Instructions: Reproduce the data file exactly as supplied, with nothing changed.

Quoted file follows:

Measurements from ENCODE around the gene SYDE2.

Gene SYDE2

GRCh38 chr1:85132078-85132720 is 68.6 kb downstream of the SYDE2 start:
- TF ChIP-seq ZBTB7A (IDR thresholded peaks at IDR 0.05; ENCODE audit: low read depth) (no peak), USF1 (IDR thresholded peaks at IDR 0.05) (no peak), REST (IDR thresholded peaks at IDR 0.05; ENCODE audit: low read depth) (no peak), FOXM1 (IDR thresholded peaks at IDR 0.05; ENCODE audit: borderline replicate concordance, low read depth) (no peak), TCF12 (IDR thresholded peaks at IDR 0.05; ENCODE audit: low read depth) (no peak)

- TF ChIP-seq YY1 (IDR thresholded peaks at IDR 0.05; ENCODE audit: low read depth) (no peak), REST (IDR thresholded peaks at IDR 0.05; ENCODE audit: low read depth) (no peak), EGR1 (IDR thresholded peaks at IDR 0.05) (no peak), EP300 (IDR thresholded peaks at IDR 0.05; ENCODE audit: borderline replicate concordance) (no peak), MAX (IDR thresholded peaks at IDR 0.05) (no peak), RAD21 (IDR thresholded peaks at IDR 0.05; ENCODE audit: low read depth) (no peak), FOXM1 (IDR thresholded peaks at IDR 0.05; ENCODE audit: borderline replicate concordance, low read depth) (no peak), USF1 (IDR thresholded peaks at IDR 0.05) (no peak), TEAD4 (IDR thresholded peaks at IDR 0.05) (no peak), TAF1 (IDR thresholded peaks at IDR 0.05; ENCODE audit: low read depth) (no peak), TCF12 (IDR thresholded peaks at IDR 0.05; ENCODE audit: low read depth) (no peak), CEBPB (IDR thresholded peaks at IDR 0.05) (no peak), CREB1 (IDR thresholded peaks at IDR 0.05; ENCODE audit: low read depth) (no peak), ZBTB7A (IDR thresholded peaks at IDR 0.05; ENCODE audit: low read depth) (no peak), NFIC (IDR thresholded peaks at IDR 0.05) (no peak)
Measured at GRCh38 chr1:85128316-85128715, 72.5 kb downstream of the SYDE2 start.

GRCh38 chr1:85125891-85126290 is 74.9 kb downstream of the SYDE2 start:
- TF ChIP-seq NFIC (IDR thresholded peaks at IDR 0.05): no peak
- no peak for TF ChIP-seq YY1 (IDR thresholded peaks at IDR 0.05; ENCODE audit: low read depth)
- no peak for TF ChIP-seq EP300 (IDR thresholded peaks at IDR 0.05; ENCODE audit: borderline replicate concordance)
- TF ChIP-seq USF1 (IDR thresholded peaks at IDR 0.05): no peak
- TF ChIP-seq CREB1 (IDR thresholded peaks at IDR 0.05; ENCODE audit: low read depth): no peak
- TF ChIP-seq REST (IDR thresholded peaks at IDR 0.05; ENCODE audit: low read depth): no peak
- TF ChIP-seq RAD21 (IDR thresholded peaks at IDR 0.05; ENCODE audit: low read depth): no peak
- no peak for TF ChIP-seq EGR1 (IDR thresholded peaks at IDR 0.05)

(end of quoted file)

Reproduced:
Measurements from ENCODE around the gene SYDE2.

Gene SYDE2

GRCh38 chr1:85132078-85132720 is 68.6 kb downstream of the SYDE2 start:
- TF ChIP-seq ZBTB7A (IDR thresholded peaks at IDR 0.05; ENCODE audit: low read depth) (no peak), USF1 (IDR thresholded peaks at IDR 0.05) (no peak), REST (IDR thresholded peaks at IDR 0.05; ENCODE audit: low read depth) (no peak), FOXM1 (IDR thresholded peaks at IDR 0.05; ENCODE audit: borderline replicate concordance, low read depth) (no peak), TCF12 (IDR thresholded peaks at IDR 0.05; ENCODE audit: low read depth) (no peak)

- TF ChIP-seq YY1 (IDR thresholded peaks at IDR 0.05; ENCODE audit: low read depth) (no peak), REST (IDR thresholded peaks at IDR 0.05; ENCODE audit: low read depth) (no peak), EGR1 (IDR thresholded peaks at IDR 0.05) (no peak), EP300 (IDR thresholded peaks at IDR 0.05; ENCODE audit: borderline replicate concordance) (no peak), MAX (IDR thresholded peaks at IDR 0.05) (no peak), RAD21 (IDR thresholded peaks at IDR 0.05; ENCODE audit: low read depth) (no peak), FOXM1 (IDR thresholded peaks at IDR 0.05; ENCODE audit: borderline replicate concordance, low read depth) (no peak), USF1 (IDR thresholded peaks at IDR 0.05) (no peak), TEAD4 (IDR thresholded peaks at IDR 0.05) (no peak), TAF1 (IDR thresholded peaks at IDR 0.05; ENCODE audit: low read depth) (no peak), TCF12 (IDR thresholded peaks at IDR 0.05; ENCODE audit: low read depth) (no peak), CEBPB (IDR thresholded peaks at IDR 0.05) (no peak), CREB1 (IDR thresholded peaks at IDR 0.05; ENCODE audit: low read depth) (no peak), ZBTB7A (IDR thresholded peaks at IDR 0.05; ENCODE audit: low read depth) (no peak), NFIC (IDR thresholded peaks at IDR 0.05) (no peak)
Measured at GRCh38 chr1:85128316-85128715, 72.5 kb downstream of the SYDE2 start.

GRCh38 chr1:85125891-85126290 is 74.9 kb downstream of the SYDE2 start:
- TF ChIP-seq NFIC (IDR thresholded peaks at IDR 0.05): no peak
- no peak for TF ChIP-seq YY1 (IDR thresholded peaks at IDR 0.05; ENCODE audit: low read depth)
- no peak for TF ChIP-seq EP300 (IDR thresholded peaks at IDR 0.05; ENCODE audit: borderline replicate concordance)
- TF ChIP-seq USF1 (IDR thresholded peaks at IDR 0.05): no peak
- TF ChIP-seq CREB1 (IDR thresholded peaks at IDR 0.05; ENCODE audit: low read depth): no peak
- TF ChIP-seq REST (IDR thresholded peaks at IDR 0.05; ENCODE audit: low read depth): no peak
- TF ChIP-seq RAD21 (IDR thresholded peaks at IDR 0.05; ENCODE audit: low read depth): no peak
- no peak for TF ChIP-seq EGR1 (IDR thresholded peaks at IDR 0.05)